Lives of the Engineers (George and Robert Stephenson) cover

#1 - 00 - Introduction Part 1

Lives of the Engineers (George and Robert Stephenson)

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Download 00 - Introduction Part 1 audio
Download 01 - Introduction Part 2 audio
Download 02 - Chapter 1 Newcastle and the Great Northern Coalfield audio
Download 03 - Chapter 2 George Stephenson's Early Years audio
Download 04 - Chapter 3 Engineman at Killingworth audio
Download 05 - Chapter 4 The Stephensons at Killingworth audio
Download 06 - Chapter 5 Early History of the Locomotive audio
Download 07 - Chapter 6 Invention of the 'Geordie' Safety Lamp audio
Download 08 - Chapter 7 Further Improvements of the Locomotive audio
Download 09 - Chapter 8 - George Stephenson, Engineer of the Stockton and Darlington Railway audio
Download 10 - Chapter 9 - The Liverpool and Manchester Railway Projected audio
Download 11 - Chapter 10 - Chat Moss - Construction of the Railway audio
Download 12 - Chapter 11 - Robert Stephenson in Colombia, The 'Rocket' audio
Download 13 - Chapter 12 - The Opening of the Liverpool and Manchester Railway audio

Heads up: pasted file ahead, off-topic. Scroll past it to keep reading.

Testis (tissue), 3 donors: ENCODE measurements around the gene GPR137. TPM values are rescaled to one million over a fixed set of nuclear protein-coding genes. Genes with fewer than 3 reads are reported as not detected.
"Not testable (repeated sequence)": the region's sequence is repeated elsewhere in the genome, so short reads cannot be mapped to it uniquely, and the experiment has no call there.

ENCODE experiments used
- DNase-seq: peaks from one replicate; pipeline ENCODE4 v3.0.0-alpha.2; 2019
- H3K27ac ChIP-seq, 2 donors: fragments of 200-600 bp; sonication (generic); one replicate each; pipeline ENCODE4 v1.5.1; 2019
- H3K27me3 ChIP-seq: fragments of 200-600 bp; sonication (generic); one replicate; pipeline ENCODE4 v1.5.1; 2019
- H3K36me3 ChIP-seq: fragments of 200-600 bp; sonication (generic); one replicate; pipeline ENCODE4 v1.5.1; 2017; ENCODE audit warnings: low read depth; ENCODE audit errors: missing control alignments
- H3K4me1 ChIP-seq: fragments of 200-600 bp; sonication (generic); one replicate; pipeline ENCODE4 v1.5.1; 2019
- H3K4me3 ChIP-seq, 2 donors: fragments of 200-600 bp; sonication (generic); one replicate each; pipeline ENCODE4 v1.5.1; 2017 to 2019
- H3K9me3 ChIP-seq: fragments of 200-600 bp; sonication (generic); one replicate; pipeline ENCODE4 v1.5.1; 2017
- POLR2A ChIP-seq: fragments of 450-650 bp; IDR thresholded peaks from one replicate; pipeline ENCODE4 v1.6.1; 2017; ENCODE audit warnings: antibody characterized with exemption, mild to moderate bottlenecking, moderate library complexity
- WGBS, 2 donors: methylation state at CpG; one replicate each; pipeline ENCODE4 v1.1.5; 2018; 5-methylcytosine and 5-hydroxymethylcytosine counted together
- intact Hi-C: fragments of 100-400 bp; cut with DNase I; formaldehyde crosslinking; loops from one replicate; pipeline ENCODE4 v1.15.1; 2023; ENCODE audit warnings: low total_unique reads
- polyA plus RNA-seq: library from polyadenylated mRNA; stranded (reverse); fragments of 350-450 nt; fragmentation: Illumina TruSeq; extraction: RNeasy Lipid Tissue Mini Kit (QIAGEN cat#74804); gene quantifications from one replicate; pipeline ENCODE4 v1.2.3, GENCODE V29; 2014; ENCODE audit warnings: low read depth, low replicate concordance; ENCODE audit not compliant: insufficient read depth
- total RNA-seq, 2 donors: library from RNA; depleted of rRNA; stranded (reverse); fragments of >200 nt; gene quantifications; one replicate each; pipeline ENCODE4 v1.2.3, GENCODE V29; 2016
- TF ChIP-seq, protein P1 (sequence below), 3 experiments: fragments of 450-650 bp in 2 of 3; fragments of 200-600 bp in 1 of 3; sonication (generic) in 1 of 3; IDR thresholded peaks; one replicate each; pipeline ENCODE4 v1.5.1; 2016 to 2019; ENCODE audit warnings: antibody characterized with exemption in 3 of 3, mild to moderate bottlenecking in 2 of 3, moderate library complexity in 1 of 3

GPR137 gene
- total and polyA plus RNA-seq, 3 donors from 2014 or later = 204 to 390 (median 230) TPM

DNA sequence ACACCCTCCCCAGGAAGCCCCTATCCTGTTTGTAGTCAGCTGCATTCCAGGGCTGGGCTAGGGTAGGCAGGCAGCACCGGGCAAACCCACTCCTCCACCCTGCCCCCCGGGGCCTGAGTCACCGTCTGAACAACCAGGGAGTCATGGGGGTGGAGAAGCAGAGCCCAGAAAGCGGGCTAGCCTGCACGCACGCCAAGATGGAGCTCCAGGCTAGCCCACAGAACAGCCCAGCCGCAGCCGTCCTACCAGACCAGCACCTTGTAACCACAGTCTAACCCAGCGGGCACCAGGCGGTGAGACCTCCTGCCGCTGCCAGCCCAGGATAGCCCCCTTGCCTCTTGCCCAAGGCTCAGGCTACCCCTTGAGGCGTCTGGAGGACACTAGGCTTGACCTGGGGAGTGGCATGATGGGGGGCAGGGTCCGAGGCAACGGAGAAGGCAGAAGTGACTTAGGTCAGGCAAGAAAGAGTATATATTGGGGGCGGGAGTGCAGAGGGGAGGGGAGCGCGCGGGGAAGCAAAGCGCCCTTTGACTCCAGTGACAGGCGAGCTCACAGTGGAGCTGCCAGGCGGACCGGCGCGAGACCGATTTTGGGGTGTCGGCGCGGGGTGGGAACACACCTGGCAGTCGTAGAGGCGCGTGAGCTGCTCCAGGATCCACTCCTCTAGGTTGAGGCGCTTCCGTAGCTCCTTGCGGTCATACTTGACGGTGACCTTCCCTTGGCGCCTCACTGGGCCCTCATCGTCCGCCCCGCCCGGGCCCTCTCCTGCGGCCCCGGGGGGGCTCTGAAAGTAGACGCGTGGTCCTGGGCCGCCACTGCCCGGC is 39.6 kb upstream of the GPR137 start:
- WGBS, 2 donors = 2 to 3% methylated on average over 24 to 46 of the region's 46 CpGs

Download 14 - Chapter 13 - Robert Stephenson Constructs the London and Birmingham Railway audio
Download 15 - Chapter 14 - Manchester and Leeds and Midland Railways audio
Download 16 - Chapter 15 - George Stephenson's Coal Mines audio
Download 17 - Chapter 16 - Robert Stephenson's Career audio
Download 18 - Chapter 17 - Robert Stephenson's Tubular Bridges at Menai and Conway audio
Download 19 - Chapter 18 - George Stephenson's Closing Years - Illness and Death audio
Download 20 - Chapter 19 Robert Stephenson's Illness and Death. Stephenson Characteristics audio

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Summary

George Stephenson did not invent the steam engine, that was due to Newcomen and later to James Watt. He did not invent the steam locomotive, that was due to a number of people including Cugnot, Trevithick and others. He did not invent the Railway. Railways or tramways had been in use for two hundred years before Stephenson.

The reason why Stephenson was known as ‘The father of the steam locomotive’ was that he took a primitive, unreliable and wholly uneconomic device and turning it into an efficient machine not very different to those which ran until fifty or so years ago, married it with the iron rail and alone, and against considerable opposition,began, via the Stockton and Darlington Railway, the Liverpool and Manchester Railway and then the London and Birmingham Railway, the development of steam railways in England and the world.

George Stephenson began life in 1781 in the worst and poorest of all circumstances, he did not learn to read until he was twenty years old, but he, together with his son Robert, became the foremost engineers in the railway world.

If, in the middle years of the nineteenth century you wanted to build a railway, then, if you wanted it big bold and imaginative you might go to Mr. Brunel. If you wanted it to pay however, you would go to the Sephensons.

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